After serving two coaching stints with the Yankees, one with the Cubs and one with the Giants, Zimmer was named Cubs manager in 1988. While the team finished just 77-85 that year, the squad — led by future Hall of Famers Ryne Sandberg and Greg Maddux — went 93-69 in '89, giving Zimmer what would prove to be his only division title. Alas, Chicago lost the NLCS to the Giants in five games.

The Cubs slumped back to 77 wins in 1990, and 37 games into the 1991 season, Zimmer was fired again. That was the last time he managed a major league team, save for his 21-15 interim stint with the Yankees in 1999, which isn't officially included in his ledger; he finished his career with an official record of 885-858, good for a .508 winning percentage.

Zimmer returned to Boston as third base coach under Hobson in 1992, then moved to Colorado for the first three seasons with the expansion Rockies (1993-95). In 1996 he rejoined the Yankees for what proved to be a fruitful run. Under Torre New York won the World Series for the first time in 18 years that season, and after falling in the Division Series in '97, the team ripped off three straight championships from 1998-2000 and added a fourth consecutive pennant in '01.

Of his job as bench coach, Zimmer told Esquire in 2001, “I sit next to Torre on the bench. When he plays hit-and-run that works, I say, ‘Nice goin’, Skipper,’ and if it doesn’t work, I go down to the other end of the bench, get a drink, and get out of his way.” He didn't always stay far enough out of the way, however. In the 1999 playoffs he was struck in the face by a Chuck Knoblauch foul ball -- he showed up in an army helmet with the Yankees' logo the next night -- and during Game 3 of the 2003 ALCS, the 72-year-old lunged at, and was thrown to the ground by, Boston's Pedro Martinez after the Red Sox ace escalated a beanball war by throwing behind the head of New York's Karim Garcia.

A tearful Zimmer apologized for his part in the brawl the next day and was fined $5,000 by MLB.

Once his relationship with owner George Steinbrenner inevitably strained, Zimmer left the Yankees following the 2003 season and joined the Devil Rays as an advisor. He was allowed to be in uniform during spring training and in pregame workouts as well as select road trips; it was then that he took up the custom of adding one number to his uniform every year.

Yankees manager Joe Girardi and team captain Derek Jeter — the last uniformed links to Zimmer's time in the Bronx — learned of Zimmer's passing during the team's loss to the A's on Wednesday night. Girardi choked up during the postgame press conference when asked about Zimmer, who managed him as a Cub and coached him as a Rockie and Yankee. He said he last spoke to Zimmer before his recent surgery and described him as:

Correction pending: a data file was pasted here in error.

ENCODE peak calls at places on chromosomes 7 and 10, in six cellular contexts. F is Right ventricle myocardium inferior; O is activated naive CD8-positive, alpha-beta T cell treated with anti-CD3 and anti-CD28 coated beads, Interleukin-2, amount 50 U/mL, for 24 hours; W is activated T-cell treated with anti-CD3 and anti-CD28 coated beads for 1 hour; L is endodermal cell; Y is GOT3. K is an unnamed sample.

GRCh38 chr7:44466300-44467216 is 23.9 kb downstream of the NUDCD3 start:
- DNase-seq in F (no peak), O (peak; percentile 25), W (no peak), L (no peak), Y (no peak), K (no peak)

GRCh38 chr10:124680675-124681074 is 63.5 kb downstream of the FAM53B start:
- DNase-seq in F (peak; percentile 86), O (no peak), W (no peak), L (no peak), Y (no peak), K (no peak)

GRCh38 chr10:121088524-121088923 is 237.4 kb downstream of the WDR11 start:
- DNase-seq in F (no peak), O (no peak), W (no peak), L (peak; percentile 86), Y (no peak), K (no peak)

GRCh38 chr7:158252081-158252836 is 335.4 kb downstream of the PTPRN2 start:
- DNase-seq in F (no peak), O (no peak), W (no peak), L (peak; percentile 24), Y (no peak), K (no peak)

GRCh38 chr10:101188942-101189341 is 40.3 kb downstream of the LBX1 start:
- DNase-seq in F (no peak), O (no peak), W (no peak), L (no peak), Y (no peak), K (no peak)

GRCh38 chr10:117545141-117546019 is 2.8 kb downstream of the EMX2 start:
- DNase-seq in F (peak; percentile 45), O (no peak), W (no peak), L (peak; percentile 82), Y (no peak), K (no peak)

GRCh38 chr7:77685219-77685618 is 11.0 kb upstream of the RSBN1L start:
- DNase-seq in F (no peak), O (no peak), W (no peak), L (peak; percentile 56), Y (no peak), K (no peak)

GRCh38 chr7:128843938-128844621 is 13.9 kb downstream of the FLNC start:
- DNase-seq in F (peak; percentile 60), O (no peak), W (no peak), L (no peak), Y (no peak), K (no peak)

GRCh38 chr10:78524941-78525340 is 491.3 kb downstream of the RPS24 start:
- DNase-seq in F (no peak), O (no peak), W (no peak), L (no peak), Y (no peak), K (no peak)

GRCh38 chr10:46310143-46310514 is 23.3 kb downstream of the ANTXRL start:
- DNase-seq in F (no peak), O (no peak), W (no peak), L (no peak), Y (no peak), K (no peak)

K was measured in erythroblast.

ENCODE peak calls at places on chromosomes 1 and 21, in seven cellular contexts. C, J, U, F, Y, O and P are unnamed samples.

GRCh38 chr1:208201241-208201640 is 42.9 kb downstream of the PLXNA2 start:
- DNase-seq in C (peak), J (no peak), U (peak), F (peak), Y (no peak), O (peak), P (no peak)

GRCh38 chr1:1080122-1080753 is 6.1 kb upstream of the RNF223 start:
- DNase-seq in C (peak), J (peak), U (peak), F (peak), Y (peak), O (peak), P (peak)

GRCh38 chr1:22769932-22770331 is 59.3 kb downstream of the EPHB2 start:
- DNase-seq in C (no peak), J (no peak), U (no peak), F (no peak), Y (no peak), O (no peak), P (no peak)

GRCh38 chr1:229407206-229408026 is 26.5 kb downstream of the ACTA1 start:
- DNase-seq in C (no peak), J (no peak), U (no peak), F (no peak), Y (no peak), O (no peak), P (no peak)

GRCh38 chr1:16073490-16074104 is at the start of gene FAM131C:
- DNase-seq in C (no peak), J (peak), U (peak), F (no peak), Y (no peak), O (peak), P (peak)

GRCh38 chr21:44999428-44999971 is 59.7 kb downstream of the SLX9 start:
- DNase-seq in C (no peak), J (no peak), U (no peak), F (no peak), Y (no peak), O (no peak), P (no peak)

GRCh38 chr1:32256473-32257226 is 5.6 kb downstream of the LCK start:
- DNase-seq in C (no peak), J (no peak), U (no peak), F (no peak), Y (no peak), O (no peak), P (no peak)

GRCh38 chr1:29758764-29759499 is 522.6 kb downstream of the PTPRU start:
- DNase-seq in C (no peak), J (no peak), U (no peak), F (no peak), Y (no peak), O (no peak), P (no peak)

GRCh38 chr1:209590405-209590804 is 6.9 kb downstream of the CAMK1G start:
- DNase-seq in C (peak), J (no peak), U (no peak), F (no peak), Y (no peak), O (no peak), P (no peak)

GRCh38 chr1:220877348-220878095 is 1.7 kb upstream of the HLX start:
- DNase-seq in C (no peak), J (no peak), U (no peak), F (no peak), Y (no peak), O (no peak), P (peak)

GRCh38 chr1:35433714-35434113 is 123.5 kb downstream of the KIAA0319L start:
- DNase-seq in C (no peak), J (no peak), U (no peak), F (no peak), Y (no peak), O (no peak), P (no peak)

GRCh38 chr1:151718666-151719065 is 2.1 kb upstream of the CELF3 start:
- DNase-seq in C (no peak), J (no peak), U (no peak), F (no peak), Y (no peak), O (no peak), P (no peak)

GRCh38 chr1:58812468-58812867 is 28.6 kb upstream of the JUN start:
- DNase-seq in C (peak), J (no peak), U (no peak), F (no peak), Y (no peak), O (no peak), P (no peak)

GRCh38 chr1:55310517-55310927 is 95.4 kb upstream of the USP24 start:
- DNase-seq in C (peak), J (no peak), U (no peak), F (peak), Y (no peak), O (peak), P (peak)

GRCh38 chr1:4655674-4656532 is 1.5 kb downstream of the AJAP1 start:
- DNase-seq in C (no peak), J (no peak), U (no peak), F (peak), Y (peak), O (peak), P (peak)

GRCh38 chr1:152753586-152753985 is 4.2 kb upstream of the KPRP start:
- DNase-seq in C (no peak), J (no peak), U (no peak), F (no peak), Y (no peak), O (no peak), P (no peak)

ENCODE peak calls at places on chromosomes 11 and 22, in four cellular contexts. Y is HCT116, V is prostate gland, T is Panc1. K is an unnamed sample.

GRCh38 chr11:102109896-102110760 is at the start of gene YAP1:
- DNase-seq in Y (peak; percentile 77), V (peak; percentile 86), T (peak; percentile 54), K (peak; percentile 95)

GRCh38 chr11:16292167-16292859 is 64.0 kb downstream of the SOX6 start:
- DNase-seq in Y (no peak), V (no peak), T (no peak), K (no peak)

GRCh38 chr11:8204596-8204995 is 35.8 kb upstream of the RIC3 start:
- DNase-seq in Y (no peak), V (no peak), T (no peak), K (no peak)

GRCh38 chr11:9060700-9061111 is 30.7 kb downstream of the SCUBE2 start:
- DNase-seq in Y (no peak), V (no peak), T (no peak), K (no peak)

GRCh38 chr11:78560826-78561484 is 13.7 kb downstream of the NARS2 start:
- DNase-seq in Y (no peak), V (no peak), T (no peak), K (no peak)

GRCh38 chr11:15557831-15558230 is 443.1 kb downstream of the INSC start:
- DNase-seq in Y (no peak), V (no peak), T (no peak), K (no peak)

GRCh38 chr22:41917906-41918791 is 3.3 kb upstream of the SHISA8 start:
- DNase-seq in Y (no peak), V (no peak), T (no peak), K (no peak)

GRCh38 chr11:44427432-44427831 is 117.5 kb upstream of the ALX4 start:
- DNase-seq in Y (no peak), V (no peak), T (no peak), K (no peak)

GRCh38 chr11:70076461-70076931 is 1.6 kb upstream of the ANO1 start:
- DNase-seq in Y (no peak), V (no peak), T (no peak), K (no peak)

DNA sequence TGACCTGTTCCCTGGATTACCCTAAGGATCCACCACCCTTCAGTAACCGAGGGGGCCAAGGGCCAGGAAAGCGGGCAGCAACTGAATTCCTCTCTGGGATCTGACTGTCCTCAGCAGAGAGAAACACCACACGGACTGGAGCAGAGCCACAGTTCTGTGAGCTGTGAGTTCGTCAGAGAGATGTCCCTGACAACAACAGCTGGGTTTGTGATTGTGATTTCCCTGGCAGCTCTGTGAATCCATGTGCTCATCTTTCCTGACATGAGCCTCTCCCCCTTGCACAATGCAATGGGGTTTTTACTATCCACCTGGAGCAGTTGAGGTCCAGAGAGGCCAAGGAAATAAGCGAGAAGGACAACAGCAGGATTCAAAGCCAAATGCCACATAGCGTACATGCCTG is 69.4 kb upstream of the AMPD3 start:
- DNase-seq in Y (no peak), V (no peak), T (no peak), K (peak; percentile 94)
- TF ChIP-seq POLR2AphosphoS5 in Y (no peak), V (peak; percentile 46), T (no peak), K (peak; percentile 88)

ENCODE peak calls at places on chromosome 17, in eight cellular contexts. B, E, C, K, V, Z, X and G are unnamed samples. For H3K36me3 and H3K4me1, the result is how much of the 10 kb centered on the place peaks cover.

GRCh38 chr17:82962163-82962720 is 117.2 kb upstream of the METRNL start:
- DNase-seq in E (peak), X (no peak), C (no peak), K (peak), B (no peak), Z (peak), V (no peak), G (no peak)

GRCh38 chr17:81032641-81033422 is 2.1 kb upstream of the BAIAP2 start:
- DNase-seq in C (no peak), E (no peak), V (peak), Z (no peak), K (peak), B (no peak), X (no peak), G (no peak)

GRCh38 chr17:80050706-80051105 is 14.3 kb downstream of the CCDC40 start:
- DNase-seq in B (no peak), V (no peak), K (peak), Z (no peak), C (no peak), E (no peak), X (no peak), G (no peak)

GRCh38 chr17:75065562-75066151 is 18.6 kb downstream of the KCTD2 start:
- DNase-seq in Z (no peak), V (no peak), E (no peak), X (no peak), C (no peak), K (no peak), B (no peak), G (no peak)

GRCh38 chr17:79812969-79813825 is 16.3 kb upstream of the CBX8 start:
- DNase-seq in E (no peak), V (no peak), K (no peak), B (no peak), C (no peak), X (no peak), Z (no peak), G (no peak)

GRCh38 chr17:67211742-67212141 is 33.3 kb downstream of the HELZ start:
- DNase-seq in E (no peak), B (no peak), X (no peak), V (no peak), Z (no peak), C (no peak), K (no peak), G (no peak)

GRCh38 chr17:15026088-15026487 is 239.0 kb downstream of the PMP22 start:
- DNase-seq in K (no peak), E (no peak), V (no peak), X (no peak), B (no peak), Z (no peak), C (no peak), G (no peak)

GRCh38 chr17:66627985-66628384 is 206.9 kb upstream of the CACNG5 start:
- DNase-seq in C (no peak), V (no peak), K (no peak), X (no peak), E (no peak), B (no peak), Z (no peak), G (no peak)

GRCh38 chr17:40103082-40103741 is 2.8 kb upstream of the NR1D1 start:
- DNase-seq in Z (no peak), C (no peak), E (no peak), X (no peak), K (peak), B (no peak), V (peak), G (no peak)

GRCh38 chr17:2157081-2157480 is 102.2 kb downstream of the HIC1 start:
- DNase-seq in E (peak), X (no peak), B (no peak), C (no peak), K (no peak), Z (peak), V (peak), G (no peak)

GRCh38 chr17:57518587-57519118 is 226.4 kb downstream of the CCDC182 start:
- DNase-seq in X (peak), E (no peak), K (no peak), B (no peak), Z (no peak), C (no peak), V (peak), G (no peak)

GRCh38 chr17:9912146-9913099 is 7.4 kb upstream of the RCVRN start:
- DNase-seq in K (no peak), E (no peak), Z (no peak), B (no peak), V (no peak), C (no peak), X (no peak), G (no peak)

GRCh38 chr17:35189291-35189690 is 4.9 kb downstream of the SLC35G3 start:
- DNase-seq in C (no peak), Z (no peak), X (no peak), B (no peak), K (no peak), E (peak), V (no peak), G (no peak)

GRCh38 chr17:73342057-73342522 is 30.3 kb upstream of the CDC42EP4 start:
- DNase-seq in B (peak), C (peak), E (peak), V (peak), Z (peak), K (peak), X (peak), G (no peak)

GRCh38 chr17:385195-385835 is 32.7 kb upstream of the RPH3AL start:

"A great baseball man. A baseball lifer, a mentor to me. I had him 10 out of my first 11 years in the big leagues, so wherever he went, I went… He gave me my first opportunity, I'll never forget that. He told me with a week to go [in spring training] that I'd made the club in 1989 but I couldn't tell anybody. I was scared to death to tell anyone, the only person I told was [my wife] Kim."

"He liked to have fun. I saw Zim dance on a table after we came from behind and won a game. The table broke and snapped and here came Zim down."

Said Jeter, "Zim was around when I first came up, he taught me a lot about the game. He's pretty much seen everything… He was always positive and liked to have fun. It's a long season, so that's what you miss." Asked to recall the 2003 brawl, he added, "He was a fighter, he was intense. I think that exemplifies him. He was into the game and fun to be around."

Elsewhere, Torre (now the executive vice president of MLB) said in a statement, "I hired him as a coach, and he became like a family member to me," while Yankees managing general partner Hal Steinbrenner called Zimmer "an original — a passionate, old-school, one-of-a-kind baseball man."

Indeed, they don't get any more old school than a man who spent 66 years in the game and never drew a pay check outside it. Don Zimmer will be missed.

UPDATE: The golden voice of the Dodgers, Vin Scully, is a must-hear on the subject of Zimmer, whom he called "the most beloved Dodger amongst his teammates":

[mlbvideo id="33442449" width="600" height="336" /]